An example of that willingness to invest came last month when Coastal Wire bought Casa Grande Wire and Cable of Casa Grande, Ariz. The company makes galvanized wire, a product that Coastal Wire was buying previously. Recycling balers use either black annealed wire or galvanized wire, according to Noel DesMarteau, vice president of sales and marketing.
Casa Grande Wire will help open markets in western states, Mexico and other countries for Coastal Wire.
“Nothing we do in Arizona will take from here,” DesMarteau said. “It’s pure growth that will allow us to be competitive in that market. Half the industry takes black annealed and the other half takes galvanized. Now we’re able to manufacture and serve both sides of the industry.”
The company has experienced steady growth since developing its batch annealing process and has expanded the product line from the Georgetown plant to include several grades of baling wire, including an environmentally friendly version called “KleenGreen” along with coiled wire, box wire, bale ties and straightened and cut wire.
That growth led Wendel to expand the company management team, starting with his high school friend and college roommate Jason Hendrix, chief financial officer. “We were growing so fast I couldn’t do sales, production and finance any more,” Wendel said. “I said, ‘Jason, I need you to be in charge of the money because I can trust you. I’ve known you my whole life.’ The time was not right, but finally I got him on the right day, and he said, ‘I’m in.’”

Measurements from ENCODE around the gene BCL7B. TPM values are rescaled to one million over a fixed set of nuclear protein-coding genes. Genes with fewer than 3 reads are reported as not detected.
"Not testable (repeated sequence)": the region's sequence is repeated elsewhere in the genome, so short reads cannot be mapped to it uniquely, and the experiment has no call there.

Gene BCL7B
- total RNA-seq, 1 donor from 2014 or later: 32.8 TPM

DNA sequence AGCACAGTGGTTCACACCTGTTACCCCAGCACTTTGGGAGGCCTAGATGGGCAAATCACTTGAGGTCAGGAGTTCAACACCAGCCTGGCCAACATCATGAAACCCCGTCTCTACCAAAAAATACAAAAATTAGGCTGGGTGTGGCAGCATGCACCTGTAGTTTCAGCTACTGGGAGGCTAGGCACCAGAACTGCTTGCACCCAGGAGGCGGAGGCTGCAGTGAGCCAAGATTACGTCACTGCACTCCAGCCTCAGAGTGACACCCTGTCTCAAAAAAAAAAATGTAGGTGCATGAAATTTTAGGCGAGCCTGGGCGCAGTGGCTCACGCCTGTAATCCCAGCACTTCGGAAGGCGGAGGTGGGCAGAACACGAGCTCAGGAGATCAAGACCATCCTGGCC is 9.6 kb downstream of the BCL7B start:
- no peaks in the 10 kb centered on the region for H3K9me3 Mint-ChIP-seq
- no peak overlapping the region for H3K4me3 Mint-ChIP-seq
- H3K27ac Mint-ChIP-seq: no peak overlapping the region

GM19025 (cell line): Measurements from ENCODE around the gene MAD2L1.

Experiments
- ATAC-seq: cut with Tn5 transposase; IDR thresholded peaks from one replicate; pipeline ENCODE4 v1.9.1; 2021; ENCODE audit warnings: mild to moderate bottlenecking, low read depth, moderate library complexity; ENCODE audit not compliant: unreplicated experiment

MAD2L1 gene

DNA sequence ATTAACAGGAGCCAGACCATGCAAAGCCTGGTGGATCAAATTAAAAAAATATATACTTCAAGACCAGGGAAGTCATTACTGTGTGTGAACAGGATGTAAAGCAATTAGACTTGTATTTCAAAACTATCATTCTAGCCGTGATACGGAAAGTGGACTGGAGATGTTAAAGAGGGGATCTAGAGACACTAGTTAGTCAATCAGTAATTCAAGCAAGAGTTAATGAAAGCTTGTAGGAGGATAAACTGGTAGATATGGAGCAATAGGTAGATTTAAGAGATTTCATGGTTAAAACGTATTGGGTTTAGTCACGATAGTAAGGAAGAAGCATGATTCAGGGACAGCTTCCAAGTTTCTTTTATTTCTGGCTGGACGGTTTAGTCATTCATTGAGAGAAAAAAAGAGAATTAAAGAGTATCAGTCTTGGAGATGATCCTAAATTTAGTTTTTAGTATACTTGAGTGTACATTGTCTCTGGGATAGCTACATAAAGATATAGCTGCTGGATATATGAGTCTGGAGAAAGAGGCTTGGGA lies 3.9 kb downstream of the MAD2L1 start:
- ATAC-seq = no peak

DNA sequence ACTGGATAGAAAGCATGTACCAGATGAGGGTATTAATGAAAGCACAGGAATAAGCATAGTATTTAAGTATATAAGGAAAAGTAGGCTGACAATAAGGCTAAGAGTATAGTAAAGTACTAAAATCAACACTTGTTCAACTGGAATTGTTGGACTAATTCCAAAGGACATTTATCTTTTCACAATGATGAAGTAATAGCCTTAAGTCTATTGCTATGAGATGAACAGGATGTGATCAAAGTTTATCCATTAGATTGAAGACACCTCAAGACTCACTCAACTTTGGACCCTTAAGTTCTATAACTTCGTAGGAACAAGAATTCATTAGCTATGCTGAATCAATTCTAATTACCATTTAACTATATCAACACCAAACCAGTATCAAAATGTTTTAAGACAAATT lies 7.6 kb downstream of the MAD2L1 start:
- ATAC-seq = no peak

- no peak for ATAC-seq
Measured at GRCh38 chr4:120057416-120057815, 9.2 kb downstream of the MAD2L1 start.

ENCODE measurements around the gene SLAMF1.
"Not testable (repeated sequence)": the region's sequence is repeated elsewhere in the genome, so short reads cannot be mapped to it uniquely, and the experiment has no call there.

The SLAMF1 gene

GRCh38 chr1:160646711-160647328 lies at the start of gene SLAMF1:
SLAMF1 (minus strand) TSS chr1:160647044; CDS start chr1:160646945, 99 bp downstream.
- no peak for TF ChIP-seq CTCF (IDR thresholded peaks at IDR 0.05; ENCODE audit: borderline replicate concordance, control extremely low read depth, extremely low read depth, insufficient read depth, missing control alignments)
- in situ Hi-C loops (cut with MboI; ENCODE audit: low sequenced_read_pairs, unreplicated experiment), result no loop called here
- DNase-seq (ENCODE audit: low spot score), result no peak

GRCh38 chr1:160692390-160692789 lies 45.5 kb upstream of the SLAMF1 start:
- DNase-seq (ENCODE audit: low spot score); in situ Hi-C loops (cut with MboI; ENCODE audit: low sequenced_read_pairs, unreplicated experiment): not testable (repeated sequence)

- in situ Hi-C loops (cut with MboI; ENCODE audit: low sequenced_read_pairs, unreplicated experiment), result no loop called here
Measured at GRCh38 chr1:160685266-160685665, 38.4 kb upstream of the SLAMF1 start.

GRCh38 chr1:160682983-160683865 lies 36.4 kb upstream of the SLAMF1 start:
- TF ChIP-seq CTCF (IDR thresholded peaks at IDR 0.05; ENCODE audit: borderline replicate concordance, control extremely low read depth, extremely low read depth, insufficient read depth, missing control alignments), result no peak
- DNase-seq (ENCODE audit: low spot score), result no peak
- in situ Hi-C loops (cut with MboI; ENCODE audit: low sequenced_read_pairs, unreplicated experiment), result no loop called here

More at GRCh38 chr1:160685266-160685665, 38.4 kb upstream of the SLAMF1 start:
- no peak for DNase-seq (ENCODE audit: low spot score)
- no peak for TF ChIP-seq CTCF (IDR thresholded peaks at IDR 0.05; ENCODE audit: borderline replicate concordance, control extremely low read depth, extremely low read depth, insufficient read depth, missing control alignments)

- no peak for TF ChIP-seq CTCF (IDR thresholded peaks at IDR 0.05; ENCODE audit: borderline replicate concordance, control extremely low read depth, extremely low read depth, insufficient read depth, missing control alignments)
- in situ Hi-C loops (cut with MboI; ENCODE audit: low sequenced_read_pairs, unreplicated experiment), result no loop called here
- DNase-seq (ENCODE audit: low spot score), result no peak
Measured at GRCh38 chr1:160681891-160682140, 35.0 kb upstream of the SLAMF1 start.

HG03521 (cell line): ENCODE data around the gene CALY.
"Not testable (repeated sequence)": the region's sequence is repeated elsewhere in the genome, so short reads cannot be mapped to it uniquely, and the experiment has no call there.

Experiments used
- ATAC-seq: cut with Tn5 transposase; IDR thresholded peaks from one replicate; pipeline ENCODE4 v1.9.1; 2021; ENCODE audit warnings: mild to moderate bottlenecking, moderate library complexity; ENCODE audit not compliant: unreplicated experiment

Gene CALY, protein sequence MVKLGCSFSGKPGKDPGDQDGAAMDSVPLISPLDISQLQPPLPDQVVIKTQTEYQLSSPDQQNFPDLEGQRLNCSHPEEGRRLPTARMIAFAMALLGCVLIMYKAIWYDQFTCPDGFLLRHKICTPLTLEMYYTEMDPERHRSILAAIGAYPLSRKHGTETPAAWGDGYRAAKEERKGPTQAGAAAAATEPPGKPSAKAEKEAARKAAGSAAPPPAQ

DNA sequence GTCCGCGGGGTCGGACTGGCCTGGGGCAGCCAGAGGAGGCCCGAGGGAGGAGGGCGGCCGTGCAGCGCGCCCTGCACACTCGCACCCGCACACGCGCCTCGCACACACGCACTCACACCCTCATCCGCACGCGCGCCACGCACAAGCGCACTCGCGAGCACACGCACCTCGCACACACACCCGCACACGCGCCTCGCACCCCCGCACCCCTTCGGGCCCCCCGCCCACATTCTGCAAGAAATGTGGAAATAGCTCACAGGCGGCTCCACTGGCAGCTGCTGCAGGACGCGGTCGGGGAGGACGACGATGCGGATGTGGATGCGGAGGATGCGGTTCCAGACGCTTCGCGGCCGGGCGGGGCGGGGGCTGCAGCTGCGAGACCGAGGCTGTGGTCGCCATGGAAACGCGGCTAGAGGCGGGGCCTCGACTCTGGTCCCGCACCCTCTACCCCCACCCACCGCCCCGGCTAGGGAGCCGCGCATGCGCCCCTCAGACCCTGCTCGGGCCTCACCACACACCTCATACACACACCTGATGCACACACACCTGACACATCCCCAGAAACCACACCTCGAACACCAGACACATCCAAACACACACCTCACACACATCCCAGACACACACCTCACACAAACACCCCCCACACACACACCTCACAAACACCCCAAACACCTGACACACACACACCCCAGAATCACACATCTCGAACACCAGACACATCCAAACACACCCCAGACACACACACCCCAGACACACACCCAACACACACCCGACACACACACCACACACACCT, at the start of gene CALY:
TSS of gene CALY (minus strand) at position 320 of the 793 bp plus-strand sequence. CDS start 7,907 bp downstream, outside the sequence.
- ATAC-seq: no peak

DesMarteau, a friend of Hendrix from graduate school at the University of South Carolina in the 1990s, joined the company after he and his wife sailed here from Oregon, where he had worked for the computer chip maker Intel.
Ken Burt, plant manager, came over from Continental Tire. Wendel said the company maintains Coward’s founding principles of the highest integrity and honesty.
Coastal Wire shares 25 percent of its monthly profits with all employees who meet goals like not being late or missing a shift. When a lift truck operator damaged a door in the plant, the $15,000 repair cost came out of profits. “Everybody,” Wendel said, “looked at that guy and said, ‘Shape up.’ Even a guy slacking off faces peer pressure.”
The other key to Coastal Wire’s success is keeping a steady supply of raw materials. Wendel said Georgetown Steel was a regular supplier, but he never wanted to rely on it too heavily because of union strikes and shutdowns. Now that Georgetown Steel is closed, Coastal Wire works to keep a balance between domestic and foreign suppliers. Nucor Steel plants in Darlington, Kingman, Ariz., and Connecticut are among U.S. suppliers. Imports come from Ukraine, Belarus, Japan, South Korea, Mexico and Turkey, a big supplier for quite a time.
China, target of criticism for its steel exports, has been shut out of the U.S. market after losing a trade suit brought by the major U.S. steelmakers with U.S. production facilities.
“That was good and bad,” Wendel said. “China said if we can’t ship wire rod we’ll go ahead and make the downstream products like shelving for refrigerators and ovens, even our bailing wire products. Now they are competing with us. It’s like ‘Whack-A-Mole.’” China is still selling underpriced wire to Canadian companies, and they have become more of a competitor with Coastal Wire. “Sometimes trade actions are good,” he said, “sometimes they are not.”